Graf Henckel von Donnersmarck: Life outside the Comfort Zone
You have geniuses and then you have Florian Maria Georg Christian Graf Henckel von Donnersmarck; filmmaker extraordinaire, fluent in five languages, pupil of Richard Attenborough (the elder brother of David), and a direct descendant of General Gebhard Leberecht von Blücher, Prince of Wahlstatt and ally to the Duke of Wellington of Waterloo immortality. The sheer scale of the name-dropping is jaw-dropping.
The earl has an Oscar too, besides a vast collection of lesser awards. A citizen of the world, travelling about on a German passport, Henckel von Donnersmarck (for brevity’s sake) grew up in New York City, Brussels, Frankfurt, and Berlin before moving to Leningrad – now rechristened St Petersburg – where he read Russian Literature at the State University. He followed his Soviet sojourn with a stint at Oxford to obtain a graduate degree in philosophy, politics, and economics.
Comfortably riding the wave of Hollywood’s ongoing love affair with German directors, Mr Von Donnersmarck in 2010 delivered The Tourist – starring Angelina Jolie and Johnny Depp – a romantic comedy with an added thriller dimension that went on to score almost $280m in box office receipts. However, the film was far less well received than Mr Von Donnersmarck’s 2006 debut The Lives of Others (Das Leben der Anderen), a remarkable true-to-life drama about the East German Stasi which went on to claim the Oscar for Best Foreign Language Film in 2007.
Careful to accept only projects that merit his touch of class, Mr Von Donnersmarck avoids serial releases. The “blissfully unpretentious” staples of Hollywood hold no appeal to the German filmmaker: “I don’t think that I shall ever make a film [The Tourist] like this again, because it helped me see how much better it feels for me to work in my default position. But at the same time I know that if I had never done what I perceive to be a real Hollywood film, I would always have regretted it,” he confided to The New York Times in December 2010, adding that his life has always tended to stray outside the comfort zone.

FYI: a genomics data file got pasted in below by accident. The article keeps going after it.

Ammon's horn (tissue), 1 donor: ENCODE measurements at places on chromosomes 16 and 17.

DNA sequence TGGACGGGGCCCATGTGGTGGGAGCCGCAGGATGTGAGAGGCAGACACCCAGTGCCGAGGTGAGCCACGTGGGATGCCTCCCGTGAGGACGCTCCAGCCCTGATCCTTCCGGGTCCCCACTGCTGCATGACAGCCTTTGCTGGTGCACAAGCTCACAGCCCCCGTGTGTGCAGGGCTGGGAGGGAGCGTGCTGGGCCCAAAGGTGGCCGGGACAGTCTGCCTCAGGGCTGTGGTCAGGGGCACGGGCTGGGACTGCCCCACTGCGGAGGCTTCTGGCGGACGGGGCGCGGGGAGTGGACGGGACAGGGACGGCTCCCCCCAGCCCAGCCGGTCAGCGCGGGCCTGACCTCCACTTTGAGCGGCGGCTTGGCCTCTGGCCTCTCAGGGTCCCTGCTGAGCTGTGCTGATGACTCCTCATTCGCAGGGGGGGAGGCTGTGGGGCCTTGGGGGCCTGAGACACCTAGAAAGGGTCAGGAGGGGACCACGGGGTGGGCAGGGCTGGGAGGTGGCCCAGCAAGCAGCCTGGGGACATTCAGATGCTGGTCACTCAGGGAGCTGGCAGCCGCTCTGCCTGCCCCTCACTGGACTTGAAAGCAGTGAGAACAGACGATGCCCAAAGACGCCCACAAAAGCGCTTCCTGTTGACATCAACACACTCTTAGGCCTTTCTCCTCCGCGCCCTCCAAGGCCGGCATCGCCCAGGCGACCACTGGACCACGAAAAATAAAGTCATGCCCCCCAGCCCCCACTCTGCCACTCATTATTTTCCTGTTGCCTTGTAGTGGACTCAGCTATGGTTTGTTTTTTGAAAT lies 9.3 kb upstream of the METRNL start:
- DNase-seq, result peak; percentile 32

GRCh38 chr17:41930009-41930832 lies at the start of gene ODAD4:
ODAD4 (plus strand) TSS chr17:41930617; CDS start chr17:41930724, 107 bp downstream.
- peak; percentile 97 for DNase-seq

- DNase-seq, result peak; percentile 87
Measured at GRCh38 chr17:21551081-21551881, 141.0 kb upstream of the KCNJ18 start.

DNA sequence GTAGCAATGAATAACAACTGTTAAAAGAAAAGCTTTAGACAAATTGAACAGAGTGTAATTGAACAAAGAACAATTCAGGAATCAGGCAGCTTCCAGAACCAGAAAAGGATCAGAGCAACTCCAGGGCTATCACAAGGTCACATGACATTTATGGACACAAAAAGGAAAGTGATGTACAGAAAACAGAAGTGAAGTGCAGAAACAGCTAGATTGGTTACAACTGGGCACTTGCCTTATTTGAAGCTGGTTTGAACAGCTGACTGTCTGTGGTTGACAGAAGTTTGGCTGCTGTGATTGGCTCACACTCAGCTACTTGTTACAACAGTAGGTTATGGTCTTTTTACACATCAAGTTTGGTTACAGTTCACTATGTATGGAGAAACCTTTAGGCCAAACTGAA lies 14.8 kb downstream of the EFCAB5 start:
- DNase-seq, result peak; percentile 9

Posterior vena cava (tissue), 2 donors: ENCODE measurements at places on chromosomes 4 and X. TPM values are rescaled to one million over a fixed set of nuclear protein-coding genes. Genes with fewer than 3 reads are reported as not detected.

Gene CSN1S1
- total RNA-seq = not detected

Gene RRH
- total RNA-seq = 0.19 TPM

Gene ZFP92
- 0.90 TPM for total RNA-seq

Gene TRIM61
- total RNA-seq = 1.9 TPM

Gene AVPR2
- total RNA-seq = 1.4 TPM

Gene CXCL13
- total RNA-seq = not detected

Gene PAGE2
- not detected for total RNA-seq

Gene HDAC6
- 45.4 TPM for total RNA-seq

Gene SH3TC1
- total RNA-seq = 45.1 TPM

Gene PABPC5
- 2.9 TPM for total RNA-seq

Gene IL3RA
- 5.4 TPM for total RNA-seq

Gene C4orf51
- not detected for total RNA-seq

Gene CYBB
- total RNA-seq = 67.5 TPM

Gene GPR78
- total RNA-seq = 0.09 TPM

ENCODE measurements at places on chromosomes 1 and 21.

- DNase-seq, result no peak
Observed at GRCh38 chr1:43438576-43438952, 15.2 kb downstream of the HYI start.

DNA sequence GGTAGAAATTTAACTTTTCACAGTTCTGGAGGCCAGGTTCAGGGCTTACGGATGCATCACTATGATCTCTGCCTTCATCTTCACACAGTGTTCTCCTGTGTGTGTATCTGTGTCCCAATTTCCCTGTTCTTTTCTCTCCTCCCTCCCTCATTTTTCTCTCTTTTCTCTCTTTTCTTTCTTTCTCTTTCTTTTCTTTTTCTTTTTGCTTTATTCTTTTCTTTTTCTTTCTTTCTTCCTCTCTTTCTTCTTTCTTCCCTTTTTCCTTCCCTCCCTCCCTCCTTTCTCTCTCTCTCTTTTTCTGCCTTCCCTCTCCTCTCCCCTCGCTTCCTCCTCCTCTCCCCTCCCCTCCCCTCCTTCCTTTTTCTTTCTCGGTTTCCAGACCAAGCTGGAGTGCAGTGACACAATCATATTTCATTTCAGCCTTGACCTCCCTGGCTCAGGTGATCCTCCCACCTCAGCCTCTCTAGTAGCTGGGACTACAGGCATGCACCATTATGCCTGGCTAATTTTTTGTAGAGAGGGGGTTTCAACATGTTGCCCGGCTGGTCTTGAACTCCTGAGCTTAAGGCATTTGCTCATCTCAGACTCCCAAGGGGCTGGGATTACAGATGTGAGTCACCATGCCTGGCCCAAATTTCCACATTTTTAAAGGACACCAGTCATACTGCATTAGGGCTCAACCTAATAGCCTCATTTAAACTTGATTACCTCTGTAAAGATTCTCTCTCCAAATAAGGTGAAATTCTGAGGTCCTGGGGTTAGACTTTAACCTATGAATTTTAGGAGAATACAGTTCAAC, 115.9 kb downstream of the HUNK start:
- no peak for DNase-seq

That is not to say that Mr Von Donnersmarck fails to appreciate the entertainment value of feel-good movies. In his book Kino! – published earlier this year and as of yet only available in German – Mr Von Donnersmarck argues that many of today’s movies fail on aesthetic grounds: “Impact on the audience is mostly sought through effects with a high wow-factor, as opposed to more thoughtful stratagems.”
An admirer of time travel films such as Run Lola Run, Back to the Future, and Groundhog Day, Mr Von Donnersmarck insists that movies can deviate from tried-and-tested scripts and still deliver solid financial returns to the studios. A perfectionist bordering on the neurotic, not unlike Stanley Kubrick, Mr Von Donnersmarck is currently dedicated to helping the German film industry expand both at home and abroad. He advocates for a stronger marketing effort and has even proposed the introduction quota system that would mandate a set percentage of movies shown in cineplexes and other venues to be German productions.
Meanwhile, academics are keeping busy studying the limited, but highly acclaimed, work of the German filmmaker, debating his “self-conscious rejection of Hollywood freneticism” and the ways in which Hollywood could benefit from a European cultural perspective that enhances, rather than critiques, its core values. A book on Mr Von Donnersmarck’s contributions to the US film industry was released by Cambridge University Press.
The man himself – all 6’ 8” of him – now spends most of his time with his wife and their three children in Los Angeles: close to the source where his next, undoubtedly carefully crafted, masterpiece will eventually spring from.